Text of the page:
There is a euphemistic sports cliché mostly employed by hack boxing commentators or tiresome retired tennis players doing colour commentary when an older competitor is being bested by someone younger; it says, “age serves youth.”They usually add something about legs, stamina, and the beating the body takes over time. Basically, it's a bastardization of the universal observation Herman Hesse so eloquently made in one of his poems, “Like every blossom fades and every youth gives way to old age....” For the most part it's a lie; until you hit the extremes of the curve, power and money are associated with age and maturity. In team sports, maturity, and your team mates tell you when to quit. Individual sports, just like rock and roll, are a little bit different and some people are just stubborn.
When Alan Ginsberg stated “the best minds of my generation destroyed by madness, starving hysterical naked, dragging themselves through the negro streets at dawn looking for an angry fix,”he wasn't joking or trying to be clever; he was expressing the frustrated fury of youth. And it rises afresh with every generation...in the post WWI ruins of the lost generation, T.S. Eliot gently spoke of measuring “out [his] life with coffee spoons.” For guys like me, in the early 70's we used black-bottomed spoons. Age didn't serve youth—but, for the prudent, you best stay the hell out of the way.
In 1974 when Bad Company released its eponymous LP in simple, bold white lettering on a jet background. If the meaning wasn't clear then the lyrics in the title song were definitive:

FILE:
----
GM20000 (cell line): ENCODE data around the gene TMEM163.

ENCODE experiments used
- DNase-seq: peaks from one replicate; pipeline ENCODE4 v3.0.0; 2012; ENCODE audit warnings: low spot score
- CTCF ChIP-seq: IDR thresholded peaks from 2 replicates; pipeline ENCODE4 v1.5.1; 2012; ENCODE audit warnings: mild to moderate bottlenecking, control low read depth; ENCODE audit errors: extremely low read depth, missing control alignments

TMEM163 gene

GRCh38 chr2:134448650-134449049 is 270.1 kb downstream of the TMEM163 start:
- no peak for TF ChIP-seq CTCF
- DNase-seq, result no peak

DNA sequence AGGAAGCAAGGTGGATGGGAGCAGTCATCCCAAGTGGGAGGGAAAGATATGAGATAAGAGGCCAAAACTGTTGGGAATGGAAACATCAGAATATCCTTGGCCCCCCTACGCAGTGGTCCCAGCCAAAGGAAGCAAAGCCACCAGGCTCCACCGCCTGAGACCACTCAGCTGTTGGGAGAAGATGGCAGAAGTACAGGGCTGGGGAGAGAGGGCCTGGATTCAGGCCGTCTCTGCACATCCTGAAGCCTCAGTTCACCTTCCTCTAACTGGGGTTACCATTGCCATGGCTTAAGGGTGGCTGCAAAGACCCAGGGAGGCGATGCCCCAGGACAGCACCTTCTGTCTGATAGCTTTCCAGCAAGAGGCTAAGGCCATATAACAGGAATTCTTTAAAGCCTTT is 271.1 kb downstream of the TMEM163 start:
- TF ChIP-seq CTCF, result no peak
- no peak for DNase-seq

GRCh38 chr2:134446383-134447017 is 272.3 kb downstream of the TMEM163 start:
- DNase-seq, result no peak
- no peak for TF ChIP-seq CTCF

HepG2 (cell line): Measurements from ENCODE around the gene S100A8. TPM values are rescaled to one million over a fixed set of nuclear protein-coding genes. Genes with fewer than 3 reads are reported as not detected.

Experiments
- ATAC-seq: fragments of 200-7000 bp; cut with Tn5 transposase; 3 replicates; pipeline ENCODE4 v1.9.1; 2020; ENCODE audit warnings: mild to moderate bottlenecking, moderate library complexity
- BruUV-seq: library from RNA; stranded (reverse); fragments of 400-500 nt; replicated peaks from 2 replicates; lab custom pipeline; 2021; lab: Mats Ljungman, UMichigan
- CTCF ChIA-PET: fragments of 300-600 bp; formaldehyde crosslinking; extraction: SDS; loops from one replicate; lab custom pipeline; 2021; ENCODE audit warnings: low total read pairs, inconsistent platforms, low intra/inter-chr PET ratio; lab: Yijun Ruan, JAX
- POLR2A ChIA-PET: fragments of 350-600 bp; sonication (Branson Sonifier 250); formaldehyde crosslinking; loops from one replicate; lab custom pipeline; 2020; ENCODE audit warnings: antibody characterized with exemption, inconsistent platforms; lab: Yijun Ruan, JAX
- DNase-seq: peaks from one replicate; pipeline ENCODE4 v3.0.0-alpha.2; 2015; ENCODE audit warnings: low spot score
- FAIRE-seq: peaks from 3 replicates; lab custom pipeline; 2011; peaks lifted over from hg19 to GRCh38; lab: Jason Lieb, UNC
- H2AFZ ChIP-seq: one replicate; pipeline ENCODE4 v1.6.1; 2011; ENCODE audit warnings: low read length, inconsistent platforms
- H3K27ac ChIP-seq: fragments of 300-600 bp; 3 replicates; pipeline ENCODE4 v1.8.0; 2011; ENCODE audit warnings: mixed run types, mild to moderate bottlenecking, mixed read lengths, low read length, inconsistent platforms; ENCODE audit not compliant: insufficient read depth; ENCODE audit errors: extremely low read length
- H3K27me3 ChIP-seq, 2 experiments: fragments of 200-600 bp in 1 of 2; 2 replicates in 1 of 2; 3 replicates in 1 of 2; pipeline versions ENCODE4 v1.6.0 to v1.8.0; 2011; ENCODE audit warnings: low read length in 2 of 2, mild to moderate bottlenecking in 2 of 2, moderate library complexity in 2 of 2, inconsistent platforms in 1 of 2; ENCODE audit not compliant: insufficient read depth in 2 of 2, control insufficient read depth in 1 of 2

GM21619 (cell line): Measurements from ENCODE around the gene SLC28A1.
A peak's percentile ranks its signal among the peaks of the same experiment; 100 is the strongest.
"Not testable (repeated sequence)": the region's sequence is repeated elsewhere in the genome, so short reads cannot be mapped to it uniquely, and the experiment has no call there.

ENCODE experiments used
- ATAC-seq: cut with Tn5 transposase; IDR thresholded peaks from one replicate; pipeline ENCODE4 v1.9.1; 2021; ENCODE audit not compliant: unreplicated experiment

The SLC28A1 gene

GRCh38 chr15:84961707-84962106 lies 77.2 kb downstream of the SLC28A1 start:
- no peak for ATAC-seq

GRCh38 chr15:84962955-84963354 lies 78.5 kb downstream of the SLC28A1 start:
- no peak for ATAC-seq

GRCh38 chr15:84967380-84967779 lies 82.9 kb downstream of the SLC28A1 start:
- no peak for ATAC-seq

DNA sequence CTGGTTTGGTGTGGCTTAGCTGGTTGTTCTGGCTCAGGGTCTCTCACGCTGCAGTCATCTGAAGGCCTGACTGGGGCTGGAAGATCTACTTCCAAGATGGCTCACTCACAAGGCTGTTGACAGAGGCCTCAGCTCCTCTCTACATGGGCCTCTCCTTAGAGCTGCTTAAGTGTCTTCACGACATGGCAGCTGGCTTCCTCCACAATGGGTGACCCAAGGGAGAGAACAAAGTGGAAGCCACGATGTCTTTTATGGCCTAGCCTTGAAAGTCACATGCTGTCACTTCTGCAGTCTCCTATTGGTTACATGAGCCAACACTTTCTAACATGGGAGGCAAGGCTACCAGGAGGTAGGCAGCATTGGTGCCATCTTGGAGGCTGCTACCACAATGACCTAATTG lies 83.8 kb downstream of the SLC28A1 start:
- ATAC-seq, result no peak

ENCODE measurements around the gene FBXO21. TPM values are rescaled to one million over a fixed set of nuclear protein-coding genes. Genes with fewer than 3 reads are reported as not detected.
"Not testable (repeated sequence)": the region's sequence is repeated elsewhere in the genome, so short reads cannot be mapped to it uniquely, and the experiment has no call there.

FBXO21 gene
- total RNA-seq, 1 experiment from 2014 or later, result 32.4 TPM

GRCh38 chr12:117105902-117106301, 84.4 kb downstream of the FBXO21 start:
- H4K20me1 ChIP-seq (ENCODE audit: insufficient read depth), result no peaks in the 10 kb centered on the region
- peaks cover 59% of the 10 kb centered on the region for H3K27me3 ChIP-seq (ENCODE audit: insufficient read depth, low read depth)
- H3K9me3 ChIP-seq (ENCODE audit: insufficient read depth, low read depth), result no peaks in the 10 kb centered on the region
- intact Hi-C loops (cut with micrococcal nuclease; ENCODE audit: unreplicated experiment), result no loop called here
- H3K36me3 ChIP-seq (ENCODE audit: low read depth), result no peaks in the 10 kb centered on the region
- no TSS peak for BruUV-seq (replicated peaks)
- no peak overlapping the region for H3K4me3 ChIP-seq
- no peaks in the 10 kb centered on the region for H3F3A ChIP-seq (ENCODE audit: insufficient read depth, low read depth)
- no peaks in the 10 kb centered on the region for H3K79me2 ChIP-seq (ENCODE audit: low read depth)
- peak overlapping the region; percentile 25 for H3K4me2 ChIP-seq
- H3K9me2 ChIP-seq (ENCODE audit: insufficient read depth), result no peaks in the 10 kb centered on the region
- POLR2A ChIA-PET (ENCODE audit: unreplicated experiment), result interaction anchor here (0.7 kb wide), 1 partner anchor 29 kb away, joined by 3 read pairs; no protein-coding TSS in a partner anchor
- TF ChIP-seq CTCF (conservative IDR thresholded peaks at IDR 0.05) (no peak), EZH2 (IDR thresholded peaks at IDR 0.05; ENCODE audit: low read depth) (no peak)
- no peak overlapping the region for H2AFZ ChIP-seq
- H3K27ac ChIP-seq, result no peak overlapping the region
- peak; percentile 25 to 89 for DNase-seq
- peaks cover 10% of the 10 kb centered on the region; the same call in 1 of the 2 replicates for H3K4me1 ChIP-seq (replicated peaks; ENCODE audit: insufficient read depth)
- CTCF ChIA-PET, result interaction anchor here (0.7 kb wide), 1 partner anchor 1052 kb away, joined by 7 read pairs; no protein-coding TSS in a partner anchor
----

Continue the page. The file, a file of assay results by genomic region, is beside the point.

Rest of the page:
Always on the run.
Towards the rising sun.
I was born six-gun in my hand,
Behind a gun, I'll make my final stand.
That's why they call me...
Bad Company. I can't deny,
Bad Company, until the day I die. until the day I die. until the day I die...
Rebel souls. Deserters we've been called,
Chose a gun and threw away the sun.
Now these towns, they all know our name.
Six gun sound is our claim to fame.
I can hear them say...
Bad Company, and I won't deny.
Bad. Bad Company, until the day I die.”
More than a statement, it was a motto to live by. However, there was a ruse running beneath all this macho braggadocio. Bad Company was a Super-Group. The Super-Group...one of those horrible 60s’ inventions which probably seemed like a good idea at the time but invariably became bloated with greed, and inflated with gaseous egos doomed to a Hindenburg prognostication...the much ballyhooed quick rise culminating in a massive flame-out, think Blind Faith, Emerson Lake & Palmer, and(god help us) ASIA, and The Power Station. How do you spell Bombast? Face it, the last time a Zeppelin sailed successfully it was led by Plant & Page.
At least Bad Company came by it honestly. Paul Rogers and Simon Kirke came out of the blusiest of British blues-rock bands, Free. Paul Kossoff, Free guitarist, was in free-fall from all the holes he had put in his body with a heroin spike. It would kill him within a couple of years of Free dissolving. B.C. guitarist, Mick Ralphs came out of Mott The Hoople, who were at the zenith of their careers, but Ralphs couldn't take making up his eyes and showering in glitter anymore...he wanted to fucking rock! Boz Burrell had replaced Greg Lake as the bassist in King Crimson; but most gigs with Robert Fripp were short ones so he was in need of a job.
If you like rock & roll the first Bad Company is an essential album...just under 35 minutes of pure ecstasy. Paul Rogers is the rawest, most pure rock singer in the world. A few vocalists may match him at their peak but no one will match him for consistency and longevity. For grit and perseverance he is peerless. And 40 years later, he still sounds great. On this first LP the band is nothing short of astounding from Ralphs' stinging blues licks to the thunderous rhythm section; this is the record. If you are a serious aficionado you already have it in your collection. If you are thinking about where to start, pick this up before anyone finds out you don't have a copy.